My friend had a goat whom she loved. She named it. Bestowed attention on it. Fed it way too much grain and let the goat have the run of the place. It would visit her inside the house and when in a good mood, return her affections in kind. The thing is, the goat wasn’t often in a good mood. In fact, despite being a female, it was downright rammy. It got to the point where you couldn’t park your car in the laneway because it would dent it. Bending over wasn’t a good option either because said goat was very adept at using her horns.
The owner, animal-lover that she was, made many excuses for her rambunctious nanny. The most amusing was saying her goat was “just frustrated” because she was a full-grown she-goat without a he-goat to relieve her natural urges.
I couldn’t wait for the next installment of goat stories when next I was so fortunate to bump into her. Until the day came that my friend needed stitches because the goat was particularly frustrated. There was to be a parting of ways.
The owner had asked my advice once or twice. I’m a dairy farmer rather than a goat farmer but our family has had pet pygmy goats for decades and the girls are currently raising 10 billy goats as a summer money-making project.
I knew my friend wouldn’t want to hear what I had to say but say it I did. “Goats,” I admonished. “Should never be tamed.”
You may argue and please do but I firmly believe goats are obnoxious by their very nature. Their natural curiousity is adorable when they are kids but that cute inquisitiveness turns into aggressive domination as they get older.
Tame your goat, and you create an animal (a pointy-horned animal) that is insufferably pestiferous.
Such was her goat and alas, their relationship came to an abrupt end. Of the 12 goats on our property only one understands the rules: you can have as much freedom as you like as long as a) you don’t eat my garden, b) you don’t hurt my kids and c) you don’t constantly bleat.
The pygmys understood this. They were like movie stars: there to admire and enjoy their antics but please, no touching. It was Joey who blew the rules out of the water. He arrived in t he arms of Son #3, who was working on my brother’s dairy goat farm. Quite possibly the cutest Nubian I’d ever seen in the arms of my handsome son and reason was lost, both with pleading eyes, and I was lost. What could I do?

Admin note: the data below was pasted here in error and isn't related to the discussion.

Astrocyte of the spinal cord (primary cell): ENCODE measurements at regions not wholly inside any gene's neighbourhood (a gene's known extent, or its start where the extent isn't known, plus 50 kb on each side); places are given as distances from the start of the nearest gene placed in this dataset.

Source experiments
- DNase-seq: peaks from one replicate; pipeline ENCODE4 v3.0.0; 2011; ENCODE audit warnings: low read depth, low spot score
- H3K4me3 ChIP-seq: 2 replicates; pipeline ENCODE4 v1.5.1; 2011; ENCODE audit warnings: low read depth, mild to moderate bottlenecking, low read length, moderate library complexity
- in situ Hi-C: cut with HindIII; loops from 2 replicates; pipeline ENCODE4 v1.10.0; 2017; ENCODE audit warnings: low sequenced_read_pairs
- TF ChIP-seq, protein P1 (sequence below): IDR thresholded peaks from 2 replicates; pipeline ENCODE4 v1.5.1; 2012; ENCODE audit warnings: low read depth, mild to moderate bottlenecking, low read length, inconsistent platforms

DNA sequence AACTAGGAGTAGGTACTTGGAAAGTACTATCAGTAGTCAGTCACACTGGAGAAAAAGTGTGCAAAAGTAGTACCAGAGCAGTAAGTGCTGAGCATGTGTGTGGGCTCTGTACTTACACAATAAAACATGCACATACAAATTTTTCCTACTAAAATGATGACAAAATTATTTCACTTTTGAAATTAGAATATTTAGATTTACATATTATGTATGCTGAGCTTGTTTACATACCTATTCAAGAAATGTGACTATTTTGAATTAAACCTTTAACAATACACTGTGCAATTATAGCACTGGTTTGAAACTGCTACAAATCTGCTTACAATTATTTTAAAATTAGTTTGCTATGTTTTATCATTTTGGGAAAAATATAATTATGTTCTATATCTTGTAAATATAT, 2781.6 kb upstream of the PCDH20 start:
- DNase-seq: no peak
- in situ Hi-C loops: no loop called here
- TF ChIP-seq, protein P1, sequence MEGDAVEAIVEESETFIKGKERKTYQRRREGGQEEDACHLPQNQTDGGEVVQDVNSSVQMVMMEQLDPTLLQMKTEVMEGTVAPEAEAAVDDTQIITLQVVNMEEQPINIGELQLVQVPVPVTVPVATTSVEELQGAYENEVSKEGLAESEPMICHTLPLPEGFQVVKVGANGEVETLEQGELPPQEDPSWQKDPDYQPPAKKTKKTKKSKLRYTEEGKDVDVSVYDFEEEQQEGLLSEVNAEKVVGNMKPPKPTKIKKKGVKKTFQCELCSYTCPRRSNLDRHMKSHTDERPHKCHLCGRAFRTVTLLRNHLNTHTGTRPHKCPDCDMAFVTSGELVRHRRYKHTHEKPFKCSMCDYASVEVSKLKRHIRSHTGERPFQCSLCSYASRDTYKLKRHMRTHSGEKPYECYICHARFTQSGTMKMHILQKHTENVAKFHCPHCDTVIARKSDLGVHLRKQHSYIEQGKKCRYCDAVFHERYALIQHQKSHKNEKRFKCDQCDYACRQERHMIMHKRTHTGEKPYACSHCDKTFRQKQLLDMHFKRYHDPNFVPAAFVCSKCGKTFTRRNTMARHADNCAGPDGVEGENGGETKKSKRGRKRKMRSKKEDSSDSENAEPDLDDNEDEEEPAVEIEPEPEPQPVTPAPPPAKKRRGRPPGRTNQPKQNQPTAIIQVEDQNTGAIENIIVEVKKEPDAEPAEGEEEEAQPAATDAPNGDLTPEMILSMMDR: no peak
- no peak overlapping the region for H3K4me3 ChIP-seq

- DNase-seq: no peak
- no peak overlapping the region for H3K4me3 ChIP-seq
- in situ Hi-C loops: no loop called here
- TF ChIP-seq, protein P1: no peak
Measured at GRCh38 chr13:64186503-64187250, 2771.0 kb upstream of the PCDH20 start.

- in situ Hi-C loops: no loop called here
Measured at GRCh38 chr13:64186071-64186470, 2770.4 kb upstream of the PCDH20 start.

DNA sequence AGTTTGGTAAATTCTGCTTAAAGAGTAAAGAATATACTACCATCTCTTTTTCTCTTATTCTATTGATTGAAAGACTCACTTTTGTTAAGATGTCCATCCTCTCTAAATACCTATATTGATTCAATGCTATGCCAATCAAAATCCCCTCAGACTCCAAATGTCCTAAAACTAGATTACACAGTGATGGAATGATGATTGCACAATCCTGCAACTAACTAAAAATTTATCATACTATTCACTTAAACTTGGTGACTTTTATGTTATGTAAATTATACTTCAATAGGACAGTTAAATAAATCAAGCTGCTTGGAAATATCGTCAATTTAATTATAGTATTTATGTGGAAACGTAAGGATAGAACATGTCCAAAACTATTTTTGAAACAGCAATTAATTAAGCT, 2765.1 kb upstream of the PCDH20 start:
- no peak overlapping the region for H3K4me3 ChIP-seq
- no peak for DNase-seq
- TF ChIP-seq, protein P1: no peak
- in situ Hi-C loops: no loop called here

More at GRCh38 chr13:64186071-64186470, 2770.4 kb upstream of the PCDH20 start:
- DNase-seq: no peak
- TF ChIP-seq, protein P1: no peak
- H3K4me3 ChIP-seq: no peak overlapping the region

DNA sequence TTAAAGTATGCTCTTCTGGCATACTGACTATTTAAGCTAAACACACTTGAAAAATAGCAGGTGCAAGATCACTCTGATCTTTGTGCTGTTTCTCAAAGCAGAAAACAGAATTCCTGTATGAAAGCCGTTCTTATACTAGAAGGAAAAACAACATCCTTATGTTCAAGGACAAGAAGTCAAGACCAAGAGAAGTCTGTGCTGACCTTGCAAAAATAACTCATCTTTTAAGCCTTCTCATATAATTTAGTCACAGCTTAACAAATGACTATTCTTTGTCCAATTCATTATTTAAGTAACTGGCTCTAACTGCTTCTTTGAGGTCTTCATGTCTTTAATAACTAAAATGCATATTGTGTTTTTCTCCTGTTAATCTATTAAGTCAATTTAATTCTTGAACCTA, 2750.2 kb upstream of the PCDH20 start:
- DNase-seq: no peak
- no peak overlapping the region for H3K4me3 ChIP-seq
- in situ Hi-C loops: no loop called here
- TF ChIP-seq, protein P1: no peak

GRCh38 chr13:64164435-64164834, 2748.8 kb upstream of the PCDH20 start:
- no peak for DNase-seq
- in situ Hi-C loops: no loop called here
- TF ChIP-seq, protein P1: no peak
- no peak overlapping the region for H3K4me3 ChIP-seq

In the beginning, there were many happy hours watching Son#3 and Joey run around the lawn. Joey followed him like a puppy and with his speckled, floppy ears and obvious delight in jumping about in random displays of sheer exuberance, what mother’s heart wouldn’t be swayed? Then Joey got bigger. Delightful turned into disastrous faster than we all anticipated. One day he ate my tamarack tree down to the trunk. Next he ate up my River Birch. Walk with a pail in your hand and his head was instantly in it, pushing and ramming. He would stick his head into the chicken feeder and though he got stuck every time, the greedy beggar never stopped angling for a good nibble of layer feed. Then Joey started bleating constantly if his Pygmy goat companion was even a short distance away from him.
Why, then, I chose to bring 10 billy goats home for my girls to raise for meat is something I still can’t figure out. However, we discussed outright that these were NOT pets. They would get to 55 pounds and we would sell them.
The problem is we got them so young they had to be bottle fed. That meant two girls were sitting in a pen with 10 super cute babies frolicking around them. Later, we mixed milk replaced in yellow pails to dump into their feeder pail. The imprinting they did on the girls seemed to switch to the yellow pails. So now, when we enter the pasture to top off their water with the yellow pails, we are engulfed in goat.
We try, each day, to sneak into the pasture while the goats are lounging in their calf hutch. Once, and only once, did we make it into their enclosure to fill their water bucket without being detected.
Usually, it’s a gong-show as we try to walk with goats all over us, jumping, squeezing between our legs, licking our legs and trying to get at the pail contents. No patience! Sometimes we literally can’t move because the goats are so tightly pressed all around us.
None of us like feeding the goats anymore (though, of course, we do it!)
Choose your farm pets wisely and take my advice ... stick to horses, dogs, cats and even pigs. See a cute goat and you will be SO tempted.
Walk away! Just walk away.◊